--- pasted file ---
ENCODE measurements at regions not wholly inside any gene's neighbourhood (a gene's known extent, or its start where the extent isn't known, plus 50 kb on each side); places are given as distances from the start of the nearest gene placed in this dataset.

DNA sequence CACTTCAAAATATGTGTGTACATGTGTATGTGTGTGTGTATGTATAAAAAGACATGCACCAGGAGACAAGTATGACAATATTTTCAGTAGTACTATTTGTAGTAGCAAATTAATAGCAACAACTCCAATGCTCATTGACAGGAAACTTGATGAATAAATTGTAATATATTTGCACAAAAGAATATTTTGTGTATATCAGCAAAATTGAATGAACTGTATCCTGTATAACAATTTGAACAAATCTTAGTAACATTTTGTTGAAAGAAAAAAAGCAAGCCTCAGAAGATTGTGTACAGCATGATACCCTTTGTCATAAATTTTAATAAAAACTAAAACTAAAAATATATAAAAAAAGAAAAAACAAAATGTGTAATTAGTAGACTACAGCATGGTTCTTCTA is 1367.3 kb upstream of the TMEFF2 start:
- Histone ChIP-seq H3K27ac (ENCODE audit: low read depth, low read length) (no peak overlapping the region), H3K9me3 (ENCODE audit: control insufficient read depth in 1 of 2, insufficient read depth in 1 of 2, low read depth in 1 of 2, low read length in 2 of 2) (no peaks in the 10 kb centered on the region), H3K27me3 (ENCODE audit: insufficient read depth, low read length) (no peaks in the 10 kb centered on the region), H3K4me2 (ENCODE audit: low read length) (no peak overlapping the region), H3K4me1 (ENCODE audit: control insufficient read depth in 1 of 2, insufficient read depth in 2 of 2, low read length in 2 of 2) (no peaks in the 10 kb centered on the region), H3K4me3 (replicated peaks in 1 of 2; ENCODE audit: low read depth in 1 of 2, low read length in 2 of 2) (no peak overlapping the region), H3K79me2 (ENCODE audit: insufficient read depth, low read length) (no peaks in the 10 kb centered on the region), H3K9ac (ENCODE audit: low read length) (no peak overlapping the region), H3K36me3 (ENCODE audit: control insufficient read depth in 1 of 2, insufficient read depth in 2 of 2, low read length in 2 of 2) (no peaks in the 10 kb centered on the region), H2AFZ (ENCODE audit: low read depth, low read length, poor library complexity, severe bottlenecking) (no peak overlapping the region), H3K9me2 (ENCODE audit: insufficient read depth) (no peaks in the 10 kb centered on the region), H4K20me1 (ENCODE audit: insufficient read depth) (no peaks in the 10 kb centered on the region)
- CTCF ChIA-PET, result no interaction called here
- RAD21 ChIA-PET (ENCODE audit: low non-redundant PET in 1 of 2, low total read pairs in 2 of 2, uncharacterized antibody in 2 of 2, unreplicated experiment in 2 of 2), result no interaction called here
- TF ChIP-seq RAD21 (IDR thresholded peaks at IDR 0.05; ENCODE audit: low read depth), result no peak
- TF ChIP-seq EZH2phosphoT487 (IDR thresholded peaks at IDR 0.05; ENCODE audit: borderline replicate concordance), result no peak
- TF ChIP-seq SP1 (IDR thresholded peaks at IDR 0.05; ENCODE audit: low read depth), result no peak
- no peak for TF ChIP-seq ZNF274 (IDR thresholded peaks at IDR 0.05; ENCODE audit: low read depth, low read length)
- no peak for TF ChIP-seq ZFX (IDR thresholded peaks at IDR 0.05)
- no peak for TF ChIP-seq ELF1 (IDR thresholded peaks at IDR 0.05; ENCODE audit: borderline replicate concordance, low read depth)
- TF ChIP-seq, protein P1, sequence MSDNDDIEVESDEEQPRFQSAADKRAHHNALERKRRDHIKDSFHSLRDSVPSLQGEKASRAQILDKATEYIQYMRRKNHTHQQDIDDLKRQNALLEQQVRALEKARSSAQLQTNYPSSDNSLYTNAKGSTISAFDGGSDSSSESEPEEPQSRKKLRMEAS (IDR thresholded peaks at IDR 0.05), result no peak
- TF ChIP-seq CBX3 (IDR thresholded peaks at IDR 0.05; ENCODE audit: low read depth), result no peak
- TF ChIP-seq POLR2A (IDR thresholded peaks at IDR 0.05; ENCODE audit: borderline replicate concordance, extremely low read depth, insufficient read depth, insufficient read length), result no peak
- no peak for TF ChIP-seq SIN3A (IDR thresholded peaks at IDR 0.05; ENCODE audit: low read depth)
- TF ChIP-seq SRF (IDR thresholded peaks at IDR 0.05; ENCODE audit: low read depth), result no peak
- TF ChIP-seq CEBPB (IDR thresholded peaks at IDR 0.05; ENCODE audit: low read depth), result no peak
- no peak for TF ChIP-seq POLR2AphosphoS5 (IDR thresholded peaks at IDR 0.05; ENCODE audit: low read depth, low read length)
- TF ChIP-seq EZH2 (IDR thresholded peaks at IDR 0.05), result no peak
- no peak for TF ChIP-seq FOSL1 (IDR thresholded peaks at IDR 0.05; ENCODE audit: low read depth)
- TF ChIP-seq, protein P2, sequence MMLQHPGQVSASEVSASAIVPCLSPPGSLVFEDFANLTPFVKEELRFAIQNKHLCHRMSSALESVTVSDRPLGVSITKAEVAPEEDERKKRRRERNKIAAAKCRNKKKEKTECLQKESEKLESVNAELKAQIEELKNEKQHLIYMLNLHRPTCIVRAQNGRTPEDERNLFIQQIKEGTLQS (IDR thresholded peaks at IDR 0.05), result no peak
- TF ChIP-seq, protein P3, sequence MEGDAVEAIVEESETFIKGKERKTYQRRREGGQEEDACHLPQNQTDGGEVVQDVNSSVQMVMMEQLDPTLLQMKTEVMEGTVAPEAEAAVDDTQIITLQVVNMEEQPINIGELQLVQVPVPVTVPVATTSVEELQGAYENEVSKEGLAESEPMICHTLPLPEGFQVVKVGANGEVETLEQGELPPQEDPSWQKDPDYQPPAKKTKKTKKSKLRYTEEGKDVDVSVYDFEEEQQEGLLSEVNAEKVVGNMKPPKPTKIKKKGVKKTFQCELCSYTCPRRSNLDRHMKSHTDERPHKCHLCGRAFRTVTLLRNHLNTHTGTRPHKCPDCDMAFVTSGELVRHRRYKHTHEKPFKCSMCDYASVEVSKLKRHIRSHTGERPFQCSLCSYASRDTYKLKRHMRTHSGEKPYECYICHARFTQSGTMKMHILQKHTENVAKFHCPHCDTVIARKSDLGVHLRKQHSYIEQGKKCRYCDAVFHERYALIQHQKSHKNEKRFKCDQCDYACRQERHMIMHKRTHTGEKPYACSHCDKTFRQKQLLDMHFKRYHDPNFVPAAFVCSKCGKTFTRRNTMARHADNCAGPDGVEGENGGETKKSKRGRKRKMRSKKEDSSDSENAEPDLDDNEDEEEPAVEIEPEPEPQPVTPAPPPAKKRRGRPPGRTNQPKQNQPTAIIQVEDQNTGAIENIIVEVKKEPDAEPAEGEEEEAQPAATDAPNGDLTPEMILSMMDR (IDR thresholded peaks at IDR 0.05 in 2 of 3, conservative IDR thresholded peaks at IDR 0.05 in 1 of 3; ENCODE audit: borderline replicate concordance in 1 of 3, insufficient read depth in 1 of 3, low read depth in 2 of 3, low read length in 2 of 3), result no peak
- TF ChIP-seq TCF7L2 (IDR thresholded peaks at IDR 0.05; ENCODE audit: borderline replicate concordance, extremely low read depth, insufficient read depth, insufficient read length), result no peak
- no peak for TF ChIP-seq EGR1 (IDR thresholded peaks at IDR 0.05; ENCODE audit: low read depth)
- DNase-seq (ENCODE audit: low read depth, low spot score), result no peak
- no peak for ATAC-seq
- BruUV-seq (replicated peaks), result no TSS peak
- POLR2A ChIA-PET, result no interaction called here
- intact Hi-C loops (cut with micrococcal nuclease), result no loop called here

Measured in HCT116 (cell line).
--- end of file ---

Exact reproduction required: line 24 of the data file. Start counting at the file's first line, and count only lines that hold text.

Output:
- no peak for TF ChIP-seq EGR1 (IDR thresholded peaks at IDR 0.05; ENCODE audit: low read depth)